“I chose chemistry as a career because it is a nice combination of theory and practice. I would have liked to have discovered football! ...” This and more about Pier Giorgio Cozzi can be found on page 3110.

Angew. Chem. Int. Ed. 2010, 49, No. 18, 3110

Itamar Willner

“If I wasn't a scientist, I would be an art and antiquities researcher. The secret of being a successful scientist is to be creative and innovative, to work hard, and most importantly, to be lucky ...” This and more about Itamar Willner can be found on page 2968.

Angew. Chem. Int. Ed. 2010, 49, No. 17, 2968-2970

Dirk Trauner

“My favorite piece of research is the Fischer proof. A perfect combination of a rather specialized technical advance with brilliant reasoning. When I was eighteen I wanted to be an architect ...” This and more about Dirk Trauner can be found on page 2822.

Angew. Chem. Int. Ed. 2010, 49, No. 16, 2822

Carlos F. Barbas III

“My biggest inspiration is the life work of Paul Ehrlich. My favorite subject at school was science, of course ...” This and more about Carlos F. Barbas III can be found on page 2468.

Angew. Chem. Int. Ed. 2010, 49, No. 14, 2468

Lester Andrews

“The biggest problem that chemists face is increasing the signal to noise ratio. My favorite piece of research is our preparation of dialane in solid hydrogen ...” This and more about Lester Andrews can be found on page 2278.

Angew. Chem. Int. Ed. 2010, 49, No. 13, 2278

Horst Kunz

“My favorite piece of research is to simulate and elucidate processes of biological regulation through structurally specified models. The part of my job which I enjoy the most is that ideas can be proven by experiments ...” This and more about Horst Kunz can be found on page 2092.

Angew. Chem. Int. Ed. 2010, 49, No. 12, 2092-2094

Alexandre Alexakis

“My biggest motivation is curiosity. The most significant advance in chemistry in the last hundred years has been catalysis, any catalysis ...” This and more about Alexandre Alexakis can be found on page 1914.

Angew. Chem. Int. Ed. 2010, 49, No. 11, 1914

Pierre Braunstein

“My favorite subjects at school ranged from Latin to sciences, with an increasing emphasis on the latter. I chose chemistry as a career because I enjoyed the subject, its relevance to everyday life, and its versatility ...” This and more about Pierre Braunstein can be found on page 1718.

Angew. Chem. Int. Ed. 2010, 49, No. 10, 1718-1720

Thomas Wirth

“I chose chemistry as a career because I like to do experiments myself. Nowadays, this is unfortunately rarely the case. My biggest inspiration is a completely unexpected result from a seemingly straightforward experiment ...” This and more about Anthony Thomas Wirth can be found on page 1528.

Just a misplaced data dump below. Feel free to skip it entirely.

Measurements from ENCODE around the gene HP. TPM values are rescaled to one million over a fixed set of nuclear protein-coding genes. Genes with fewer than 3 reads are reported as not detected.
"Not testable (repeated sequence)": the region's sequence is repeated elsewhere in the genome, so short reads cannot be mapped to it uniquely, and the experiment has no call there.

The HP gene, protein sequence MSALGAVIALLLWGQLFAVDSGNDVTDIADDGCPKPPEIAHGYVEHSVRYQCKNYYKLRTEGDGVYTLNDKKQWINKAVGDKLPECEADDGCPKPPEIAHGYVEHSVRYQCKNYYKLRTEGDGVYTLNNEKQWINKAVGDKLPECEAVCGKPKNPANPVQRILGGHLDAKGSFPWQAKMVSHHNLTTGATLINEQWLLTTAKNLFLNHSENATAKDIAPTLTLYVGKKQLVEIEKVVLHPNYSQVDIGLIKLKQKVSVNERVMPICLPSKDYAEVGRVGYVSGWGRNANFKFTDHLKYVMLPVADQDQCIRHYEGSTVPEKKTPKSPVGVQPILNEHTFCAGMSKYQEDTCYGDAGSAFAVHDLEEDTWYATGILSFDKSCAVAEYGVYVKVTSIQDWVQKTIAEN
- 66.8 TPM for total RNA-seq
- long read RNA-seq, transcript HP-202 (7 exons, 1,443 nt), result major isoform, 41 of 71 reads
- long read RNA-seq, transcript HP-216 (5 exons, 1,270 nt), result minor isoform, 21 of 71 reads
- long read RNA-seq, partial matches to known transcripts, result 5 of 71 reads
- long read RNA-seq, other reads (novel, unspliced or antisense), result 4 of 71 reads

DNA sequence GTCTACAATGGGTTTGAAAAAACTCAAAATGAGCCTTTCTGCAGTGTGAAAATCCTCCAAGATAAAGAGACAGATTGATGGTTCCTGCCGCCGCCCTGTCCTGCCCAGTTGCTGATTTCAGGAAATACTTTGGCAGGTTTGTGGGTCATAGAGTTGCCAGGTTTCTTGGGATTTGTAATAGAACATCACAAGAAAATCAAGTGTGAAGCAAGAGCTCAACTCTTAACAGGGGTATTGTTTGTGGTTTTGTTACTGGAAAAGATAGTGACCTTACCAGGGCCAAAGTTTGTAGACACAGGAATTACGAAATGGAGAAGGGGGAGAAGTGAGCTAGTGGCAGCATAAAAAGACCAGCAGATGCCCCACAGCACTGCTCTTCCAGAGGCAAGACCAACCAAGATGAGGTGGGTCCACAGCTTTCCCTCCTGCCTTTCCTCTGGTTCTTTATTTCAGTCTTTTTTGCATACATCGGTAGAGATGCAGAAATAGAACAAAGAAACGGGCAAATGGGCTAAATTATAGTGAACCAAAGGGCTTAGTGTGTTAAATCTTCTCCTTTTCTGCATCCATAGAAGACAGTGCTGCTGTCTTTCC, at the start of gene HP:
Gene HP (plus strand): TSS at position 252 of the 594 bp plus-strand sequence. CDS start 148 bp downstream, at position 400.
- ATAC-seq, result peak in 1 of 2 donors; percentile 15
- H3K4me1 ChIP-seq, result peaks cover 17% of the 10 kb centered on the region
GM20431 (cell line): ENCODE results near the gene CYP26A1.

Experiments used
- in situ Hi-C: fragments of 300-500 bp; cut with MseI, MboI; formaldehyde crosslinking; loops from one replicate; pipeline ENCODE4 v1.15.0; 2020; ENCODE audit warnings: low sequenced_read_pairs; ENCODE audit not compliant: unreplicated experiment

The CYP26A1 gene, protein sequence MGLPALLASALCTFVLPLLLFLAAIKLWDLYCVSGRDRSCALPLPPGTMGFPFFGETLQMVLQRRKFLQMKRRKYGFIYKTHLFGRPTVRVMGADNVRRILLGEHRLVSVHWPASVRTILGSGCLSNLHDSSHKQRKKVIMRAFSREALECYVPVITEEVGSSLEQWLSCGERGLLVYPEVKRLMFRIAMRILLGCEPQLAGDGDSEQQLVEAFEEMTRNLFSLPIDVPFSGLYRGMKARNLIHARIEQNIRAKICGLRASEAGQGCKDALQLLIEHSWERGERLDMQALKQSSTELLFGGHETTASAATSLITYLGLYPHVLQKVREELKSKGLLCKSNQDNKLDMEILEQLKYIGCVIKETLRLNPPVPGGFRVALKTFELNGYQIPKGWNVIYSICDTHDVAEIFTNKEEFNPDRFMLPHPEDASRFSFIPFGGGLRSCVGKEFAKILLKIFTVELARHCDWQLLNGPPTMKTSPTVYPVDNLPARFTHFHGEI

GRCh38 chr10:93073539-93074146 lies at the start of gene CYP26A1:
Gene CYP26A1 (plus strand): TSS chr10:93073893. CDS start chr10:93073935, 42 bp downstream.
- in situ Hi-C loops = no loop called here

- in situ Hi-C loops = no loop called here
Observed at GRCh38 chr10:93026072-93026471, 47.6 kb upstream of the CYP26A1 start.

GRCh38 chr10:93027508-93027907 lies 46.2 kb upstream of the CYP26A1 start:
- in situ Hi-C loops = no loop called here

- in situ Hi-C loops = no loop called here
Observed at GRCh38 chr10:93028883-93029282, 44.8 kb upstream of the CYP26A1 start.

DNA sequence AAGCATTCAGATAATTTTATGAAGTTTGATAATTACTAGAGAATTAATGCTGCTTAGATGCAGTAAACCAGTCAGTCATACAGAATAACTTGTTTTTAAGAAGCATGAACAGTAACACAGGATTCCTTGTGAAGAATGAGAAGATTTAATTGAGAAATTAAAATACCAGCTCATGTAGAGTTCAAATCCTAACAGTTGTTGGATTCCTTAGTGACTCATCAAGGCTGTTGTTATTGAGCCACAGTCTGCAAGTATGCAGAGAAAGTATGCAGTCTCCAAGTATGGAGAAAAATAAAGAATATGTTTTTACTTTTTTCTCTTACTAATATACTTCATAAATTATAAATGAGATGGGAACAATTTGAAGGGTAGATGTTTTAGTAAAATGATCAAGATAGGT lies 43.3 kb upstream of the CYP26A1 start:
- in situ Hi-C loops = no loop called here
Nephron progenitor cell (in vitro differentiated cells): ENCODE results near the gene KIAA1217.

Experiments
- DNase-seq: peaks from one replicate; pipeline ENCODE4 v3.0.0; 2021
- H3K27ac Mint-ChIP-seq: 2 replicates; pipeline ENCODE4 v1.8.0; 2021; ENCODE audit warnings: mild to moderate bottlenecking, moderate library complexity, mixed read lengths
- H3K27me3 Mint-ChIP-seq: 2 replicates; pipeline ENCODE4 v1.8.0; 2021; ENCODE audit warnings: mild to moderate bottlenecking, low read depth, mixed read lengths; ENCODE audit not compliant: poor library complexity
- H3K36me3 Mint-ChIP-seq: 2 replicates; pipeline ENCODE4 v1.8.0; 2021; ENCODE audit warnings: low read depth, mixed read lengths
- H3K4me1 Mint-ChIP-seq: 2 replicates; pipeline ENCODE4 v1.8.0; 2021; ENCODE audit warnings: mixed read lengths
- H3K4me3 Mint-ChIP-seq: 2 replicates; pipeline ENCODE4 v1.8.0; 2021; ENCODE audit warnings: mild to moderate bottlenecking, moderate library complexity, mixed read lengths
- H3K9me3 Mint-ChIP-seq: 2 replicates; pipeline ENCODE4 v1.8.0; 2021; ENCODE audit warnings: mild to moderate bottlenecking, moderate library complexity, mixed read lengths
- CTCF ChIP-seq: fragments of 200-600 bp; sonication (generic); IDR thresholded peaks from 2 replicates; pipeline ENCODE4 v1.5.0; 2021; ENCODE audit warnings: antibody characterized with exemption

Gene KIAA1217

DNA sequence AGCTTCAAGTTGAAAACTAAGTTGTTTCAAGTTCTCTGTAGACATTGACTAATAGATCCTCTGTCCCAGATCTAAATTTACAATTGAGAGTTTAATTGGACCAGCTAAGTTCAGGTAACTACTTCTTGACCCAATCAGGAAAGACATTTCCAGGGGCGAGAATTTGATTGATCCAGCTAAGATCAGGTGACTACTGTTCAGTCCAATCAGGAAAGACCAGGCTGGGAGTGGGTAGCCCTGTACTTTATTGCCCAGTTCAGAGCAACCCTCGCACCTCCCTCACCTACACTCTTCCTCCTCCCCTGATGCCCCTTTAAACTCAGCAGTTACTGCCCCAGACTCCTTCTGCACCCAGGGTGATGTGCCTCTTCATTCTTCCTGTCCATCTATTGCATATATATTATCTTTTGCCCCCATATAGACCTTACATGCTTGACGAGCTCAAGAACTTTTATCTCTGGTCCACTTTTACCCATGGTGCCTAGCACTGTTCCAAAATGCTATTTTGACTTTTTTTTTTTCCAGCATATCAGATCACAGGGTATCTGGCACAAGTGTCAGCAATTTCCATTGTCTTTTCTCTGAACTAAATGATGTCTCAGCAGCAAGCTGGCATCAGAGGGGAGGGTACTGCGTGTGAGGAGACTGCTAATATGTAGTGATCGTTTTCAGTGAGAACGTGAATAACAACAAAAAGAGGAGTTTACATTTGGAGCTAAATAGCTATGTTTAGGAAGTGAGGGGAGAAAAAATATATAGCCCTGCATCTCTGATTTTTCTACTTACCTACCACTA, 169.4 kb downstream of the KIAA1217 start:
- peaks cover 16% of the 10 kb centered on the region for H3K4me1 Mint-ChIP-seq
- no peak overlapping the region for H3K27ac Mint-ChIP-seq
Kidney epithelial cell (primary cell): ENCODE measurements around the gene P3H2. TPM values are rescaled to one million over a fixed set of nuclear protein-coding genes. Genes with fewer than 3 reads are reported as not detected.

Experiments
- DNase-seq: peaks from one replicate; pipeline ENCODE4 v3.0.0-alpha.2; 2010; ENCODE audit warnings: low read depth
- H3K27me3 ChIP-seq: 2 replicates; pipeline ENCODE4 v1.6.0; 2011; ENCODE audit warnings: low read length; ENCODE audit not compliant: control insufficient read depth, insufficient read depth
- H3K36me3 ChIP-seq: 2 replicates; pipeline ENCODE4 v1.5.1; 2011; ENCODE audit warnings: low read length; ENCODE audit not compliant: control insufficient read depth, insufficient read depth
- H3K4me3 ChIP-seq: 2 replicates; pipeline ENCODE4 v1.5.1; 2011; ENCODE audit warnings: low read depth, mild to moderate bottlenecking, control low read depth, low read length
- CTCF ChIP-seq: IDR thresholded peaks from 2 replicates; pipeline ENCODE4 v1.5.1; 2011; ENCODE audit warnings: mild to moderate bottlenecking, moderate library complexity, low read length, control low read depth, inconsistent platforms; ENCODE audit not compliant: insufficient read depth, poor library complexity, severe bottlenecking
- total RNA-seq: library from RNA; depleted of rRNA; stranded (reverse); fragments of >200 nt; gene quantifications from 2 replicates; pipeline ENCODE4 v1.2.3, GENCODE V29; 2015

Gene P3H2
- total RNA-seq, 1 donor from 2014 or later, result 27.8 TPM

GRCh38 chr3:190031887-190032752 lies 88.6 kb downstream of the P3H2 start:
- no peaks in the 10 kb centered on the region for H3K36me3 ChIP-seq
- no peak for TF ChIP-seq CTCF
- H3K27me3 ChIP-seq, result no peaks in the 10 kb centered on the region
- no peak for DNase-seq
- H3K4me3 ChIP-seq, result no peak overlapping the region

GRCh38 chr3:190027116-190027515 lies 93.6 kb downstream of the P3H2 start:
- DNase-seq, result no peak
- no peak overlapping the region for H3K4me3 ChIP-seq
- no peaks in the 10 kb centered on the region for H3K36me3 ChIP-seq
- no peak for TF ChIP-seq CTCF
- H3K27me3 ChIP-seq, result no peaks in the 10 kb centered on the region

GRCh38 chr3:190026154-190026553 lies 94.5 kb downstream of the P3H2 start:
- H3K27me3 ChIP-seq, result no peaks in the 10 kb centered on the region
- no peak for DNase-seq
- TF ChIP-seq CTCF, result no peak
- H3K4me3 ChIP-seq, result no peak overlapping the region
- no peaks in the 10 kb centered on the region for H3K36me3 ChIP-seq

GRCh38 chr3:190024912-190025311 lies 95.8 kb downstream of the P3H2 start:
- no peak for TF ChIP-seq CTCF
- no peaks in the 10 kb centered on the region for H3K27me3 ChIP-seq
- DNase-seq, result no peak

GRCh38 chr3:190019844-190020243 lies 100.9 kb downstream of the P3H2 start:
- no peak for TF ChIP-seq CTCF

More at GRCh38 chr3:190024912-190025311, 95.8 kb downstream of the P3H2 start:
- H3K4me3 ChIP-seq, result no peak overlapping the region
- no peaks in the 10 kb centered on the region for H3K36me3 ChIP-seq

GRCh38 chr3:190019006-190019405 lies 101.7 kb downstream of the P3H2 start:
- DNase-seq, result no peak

Angew. Chem. Int. Ed. 2010, 49, No. 09, 1528

Norbert Krause

“The best advice I have ever been given is honesty is the best policy. The worst advice I have ever been given was to give up my academic career ...” This and more about Norbert Krause can be found on page 1354.

Angew. Chem. Int. Ed. 2010, 49, No. 08, 1354

Martin Kaupp

“In a nutshell, my research involves understanding how molecules work. The biggest challenge facing scientists is securing sufficient renewable energy resources. ...” This and more about Martin Kaupp can be found on page 1190.

Angew. Chem. Int. Ed. 2010, 49, No. 07, 1190

Simon Aldridge

“The best advice I have ever been given is “Hard work never killed anyone!” The worst advice I have ever been given was “Don't go to Oxford—you'll flounder.” ...” This and more about Simon Aldridge can be found on page 1008.

Angew. Chem. Int. Ed. 2010, 49, No. 06, 1008

Frank Glorius

“In a nutshell, my research involves the development of innovative and powerful catalytic methods for the improvement of organic synthesis. If I wasn't a scientist, I would be unhappy ...” This and more about Frank Glorius can be found on page 842.

Angew. Chem. Int. Ed. 2010, 49, No. 05, 842

Dawei Ma

“The most exciting thing about my research is observing unexpected but significantly important results. The biggest problem that scientists face is how to balance curiosity-driven research and applied research ...” This and more about Dawei Ma can be found on page 666.

Angew. Chem. Int. Ed. 2010, 49, No. 04, 666

Christian Limberg

“The secret of being a successful scientist is pertinacity, high frustration tolerance, and ingenuousness. If I could be anyone for a day, I would be Leonardo da Vinci ...” This and more about Christian Limberg can be found on page 484.

Angew. Chem. Int. Ed. 2010, 49, No. 03, 484

Luis Echegoyen

“I chose chemistry as a career because I could make things that did not exist. If I wasn't a scientist, I would be a writer ...” This and more about Luis Echegoyen can be found on page 248.

Angew. Chem. Int. Ed. 2010, 49, No. 02, 248

Anthony P. Davis

“The secret of being a successful scientist is to have co-workers who are better than you ever were. My favorite subject at school was chemistry ...” This and more about Anthony P. Davis can be found on page 26.

Angew. Chem. Int. Ed. 2010, 49, No. 01, 26